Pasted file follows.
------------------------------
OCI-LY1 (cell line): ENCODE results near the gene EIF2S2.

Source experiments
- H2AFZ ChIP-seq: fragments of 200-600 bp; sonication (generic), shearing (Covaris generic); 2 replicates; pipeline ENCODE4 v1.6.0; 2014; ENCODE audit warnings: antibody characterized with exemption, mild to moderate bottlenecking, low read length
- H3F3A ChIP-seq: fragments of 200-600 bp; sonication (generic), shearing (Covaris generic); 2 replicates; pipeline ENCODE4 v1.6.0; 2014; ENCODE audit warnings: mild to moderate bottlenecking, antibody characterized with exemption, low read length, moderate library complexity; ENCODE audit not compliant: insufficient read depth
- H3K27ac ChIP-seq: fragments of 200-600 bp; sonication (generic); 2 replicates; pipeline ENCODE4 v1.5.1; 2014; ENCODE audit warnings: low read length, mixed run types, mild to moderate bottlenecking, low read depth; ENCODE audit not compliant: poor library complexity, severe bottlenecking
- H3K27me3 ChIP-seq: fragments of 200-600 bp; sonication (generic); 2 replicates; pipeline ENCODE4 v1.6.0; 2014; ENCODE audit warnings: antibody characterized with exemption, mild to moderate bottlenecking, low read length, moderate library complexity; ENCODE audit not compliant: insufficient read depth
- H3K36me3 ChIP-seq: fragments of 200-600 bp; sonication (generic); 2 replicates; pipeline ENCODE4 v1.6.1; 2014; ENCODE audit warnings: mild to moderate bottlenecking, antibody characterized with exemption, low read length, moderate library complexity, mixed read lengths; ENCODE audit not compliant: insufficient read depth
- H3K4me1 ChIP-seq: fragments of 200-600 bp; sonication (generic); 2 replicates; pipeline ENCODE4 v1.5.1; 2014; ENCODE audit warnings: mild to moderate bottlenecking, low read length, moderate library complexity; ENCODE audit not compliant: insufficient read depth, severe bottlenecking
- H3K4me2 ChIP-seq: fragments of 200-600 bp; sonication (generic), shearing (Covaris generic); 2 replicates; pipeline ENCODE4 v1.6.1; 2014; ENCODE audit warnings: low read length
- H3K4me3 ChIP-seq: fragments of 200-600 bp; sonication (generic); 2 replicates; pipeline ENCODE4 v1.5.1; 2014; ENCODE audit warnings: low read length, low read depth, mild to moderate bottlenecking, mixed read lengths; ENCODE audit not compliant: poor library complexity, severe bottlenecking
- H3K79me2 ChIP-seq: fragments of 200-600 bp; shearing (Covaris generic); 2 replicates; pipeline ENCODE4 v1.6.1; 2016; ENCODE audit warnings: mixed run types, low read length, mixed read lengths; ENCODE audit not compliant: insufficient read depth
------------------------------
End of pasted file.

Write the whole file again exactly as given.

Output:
OCI-LY1 (cell line): ENCODE results near the gene EIF2S2.

Source experiments
- H2AFZ ChIP-seq: fragments of 200-600 bp; sonication (generic), shearing (Covaris generic); 2 replicates; pipeline ENCODE4 v1.6.0; 2014; ENCODE audit warnings: antibody characterized with exemption, mild to moderate bottlenecking, low read length
- H3F3A ChIP-seq: fragments of 200-600 bp; sonication (generic), shearing (Covaris generic); 2 replicates; pipeline ENCODE4 v1.6.0; 2014; ENCODE audit warnings: mild to moderate bottlenecking, antibody characterized with exemption, low read length, moderate library complexity; ENCODE audit not compliant: insufficient read depth
- H3K27ac ChIP-seq: fragments of 200-600 bp; sonication (generic); 2 replicates; pipeline ENCODE4 v1.5.1; 2014; ENCODE audit warnings: low read length, mixed run types, mild to moderate bottlenecking, low read depth; ENCODE audit not compliant: poor library complexity, severe bottlenecking
- H3K27me3 ChIP-seq: fragments of 200-600 bp; sonication (generic); 2 replicates; pipeline ENCODE4 v1.6.0; 2014; ENCODE audit warnings: antibody characterized with exemption, mild to moderate bottlenecking, low read length, moderate library complexity; ENCODE audit not compliant: insufficient read depth
- H3K36me3 ChIP-seq: fragments of 200-600 bp; sonication (generic); 2 replicates; pipeline ENCODE4 v1.6.1; 2014; ENCODE audit warnings: mild to moderate bottlenecking, antibody characterized with exemption, low read length, moderate library complexity, mixed read lengths; ENCODE audit not compliant: insufficient read depth
- H3K4me1 ChIP-seq: fragments of 200-600 bp; sonication (generic); 2 replicates; pipeline ENCODE4 v1.5.1; 2014; ENCODE audit warnings: mild to moderate bottlenecking, low read length, moderate library complexity; ENCODE audit not compliant: insufficient read depth, severe bottlenecking
- H3K4me2 ChIP-seq: fragments of 200-600 bp; sonication (generic), shearing (Covaris generic); 2 replicates; pipeline ENCODE4 v1.6.1; 2014; ENCODE audit warnings: low read length
- H3K4me3 ChIP-seq: fragments of 200-600 bp; sonication (generic); 2 replicates; pipeline ENCODE4 v1.5.1; 2014; ENCODE audit warnings: low read length, low read depth, mild to moderate bottlenecking, mixed read lengths; ENCODE audit not compliant: poor library complexity, severe bottlenecking
- H3K79me2 ChIP-seq: fragments of 200-600 bp; shearing (Covaris generic); 2 replicates; pipeline ENCODE4 v1.6.1; 2016; ENCODE audit warnings: mixed run types, low read length, mixed read lengths; ENCODE audit not compliant: insufficient read depth